What should you pack when moving to a new country? Of course it depends where you’re moving to. And how much you crave your home goodies. But an international move is a great reason to declutter.

Scrap, Sell, Store, Ship

Follow the rule: first priority is to scrap it. If you really can’t throw it away, then sell it. If that doesn’t work, then you might just have to store it. Finally, and only if essential, ship it.

As for the ship bit, there are a few essentials that I reckon would come in handy on pretty much any international move abroad.

Beware however that this is a generic list and you should always check any restrictions for the country you’re moving to. For example, Saudi Arabia forbids any alcohol or alcohol making kits, communication gadgets such as walkie talkies and natural pearls, while fashion magazines may be categorized as pornographic and confiscated too.

With that taken into account, load up the container, it’s time to pack…

  1. Medicine. Even the most developed countries can run out of specialist medicines or perhaps they just don’t stock the treatment you’re used to. Check the expiry dates on your pills, lotions and potions and stock up as needed. If you’re moving from the UK with kids, Calpol should be top of your list.
  2. Specialist health foods and supplements. Rules and inspections vary from country to country, so don’t risk a jail sentence for a tub of spirulina. (Click here for the rules for bringing food into Chile). However if you’re on any specialist diet then you might like to check expiry dates and sneak in some staples. Here in Chile, I now wish I’d brought nutritional yeast, coconut oil, hemp powder and other vegan alternatives. Some countries are not so bad, but others charge an excessive amount for vitamins and supplements, and they’re often loaded with sugar and artificial colours. You might like to check the expiry dates and pack a few bottles too.
  3. Gifts. Gifts for the personal assistant, for the relocation agent, for the last minute dinner party invitations, for the ‘sorry neighbour, I promise to try to shut my dog / baby up’ moments. If you’re coming from the UK brands like Jo Malone, Harrods, or anything with the royal seal tend to go down well. Recognised brands of liquor (think Bollinger, Johnnie Walker Blue Label etc) are a good bet too. If you’re travelling to a developing country, you might like to consider taking some small souvenirs for less fortunate children. I wish I’d packed more football memorabilia when staying in a refugee camp in southern Lebanon (by the way, why does every foreign kid support Manchester United?!)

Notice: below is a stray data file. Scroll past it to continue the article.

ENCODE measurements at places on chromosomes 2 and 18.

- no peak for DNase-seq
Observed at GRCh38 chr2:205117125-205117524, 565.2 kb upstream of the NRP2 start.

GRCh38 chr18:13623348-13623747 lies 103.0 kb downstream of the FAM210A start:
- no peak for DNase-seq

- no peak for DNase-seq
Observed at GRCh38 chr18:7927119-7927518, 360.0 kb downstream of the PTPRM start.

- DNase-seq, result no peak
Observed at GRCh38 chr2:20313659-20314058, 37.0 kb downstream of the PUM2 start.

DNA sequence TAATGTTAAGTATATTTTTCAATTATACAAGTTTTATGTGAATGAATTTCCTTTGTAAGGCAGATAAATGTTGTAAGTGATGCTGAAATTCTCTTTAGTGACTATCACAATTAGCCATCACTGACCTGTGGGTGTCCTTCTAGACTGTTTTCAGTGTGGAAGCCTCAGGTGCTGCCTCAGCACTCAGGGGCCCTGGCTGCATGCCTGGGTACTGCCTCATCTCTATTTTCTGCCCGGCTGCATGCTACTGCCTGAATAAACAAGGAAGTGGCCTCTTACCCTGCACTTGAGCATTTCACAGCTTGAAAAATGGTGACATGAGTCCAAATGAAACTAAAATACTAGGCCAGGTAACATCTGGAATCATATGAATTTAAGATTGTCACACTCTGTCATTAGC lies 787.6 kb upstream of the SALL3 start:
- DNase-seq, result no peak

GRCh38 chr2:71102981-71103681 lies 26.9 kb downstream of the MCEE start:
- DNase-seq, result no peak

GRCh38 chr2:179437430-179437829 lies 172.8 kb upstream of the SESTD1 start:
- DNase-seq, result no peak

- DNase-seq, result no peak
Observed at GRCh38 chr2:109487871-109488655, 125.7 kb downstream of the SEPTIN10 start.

4. Electronics. Check the power supply voltage in your new host country – you may need to buy a converter. Depending on where you’re moving to, you might want to buy software, computer gadgets and cables in advance, but only if the voltage is compatible. Check the power sockets and pack plenty of travel adapters. As long as they’re not too large or heavy, pack any valuable gadgets in your hand luggage though.
  5. Bedding. We have a German bed, a Spanish mattress, a Belgian mattress topper and British sheets. Nothing fits. Save yourself the headache and sort your bedding before you move.
  6. Toiletries. Some countries’ pharmacies are rare skin care treasure troves. Others are not. If you do track down any lux beauty store, chances are it’ll be fake in a lot of countries (‘Channel’ eyeliner from Delhi, anyone?) Sun protection and many other creams do expire fairly quickly, so don’t go overboard, but you might like to bring along a few of your beauty faves.
  7. Books. Yes I know we’re living in the 21st century and there is this gadget called a Kindle, but nothing replaces a good book, especially if you’re having a homesickness moment. In some countries you’ll struggle to find literature in your native language and it’s a good idea to take a few hardbacks along. Pack them in a plastic container – mould can set in if they’re packed in cardboard boxes alone. When you run out of good reads, The Book Depository offers free shipping to lots of countries (but not all, and books can take up to a month to arrive).
  8. Furniture. OK, so this one depends. If you’re moving to a city with a high proportions of expats, and you’re not adverse to buying vintage you might be lucky enough to stumble on some super second hand deals. Expats leaving Switzerland at short notice provided us with much better goods we could ever find in a lot of UK based stores. If you’re moving for a short term assignment only, you might prefer to put your most valuable items in storage and make do with Ikea (if it exists in your new host country) for the meantime.
  9. Home comforts. Don’t misunderstand me – this is not an invitation to clutter up. Clutter will weigh you (and your spirits) down. But we all have ‘those days’ and home comforts you truly cherish such as photos should take pride of place. A few sensory treats – a scented candle which reminds you of somewhere special, favourite perfumes, that cashmere sweater that hugs you to sleep – they can come too.

Bon voyage!

 

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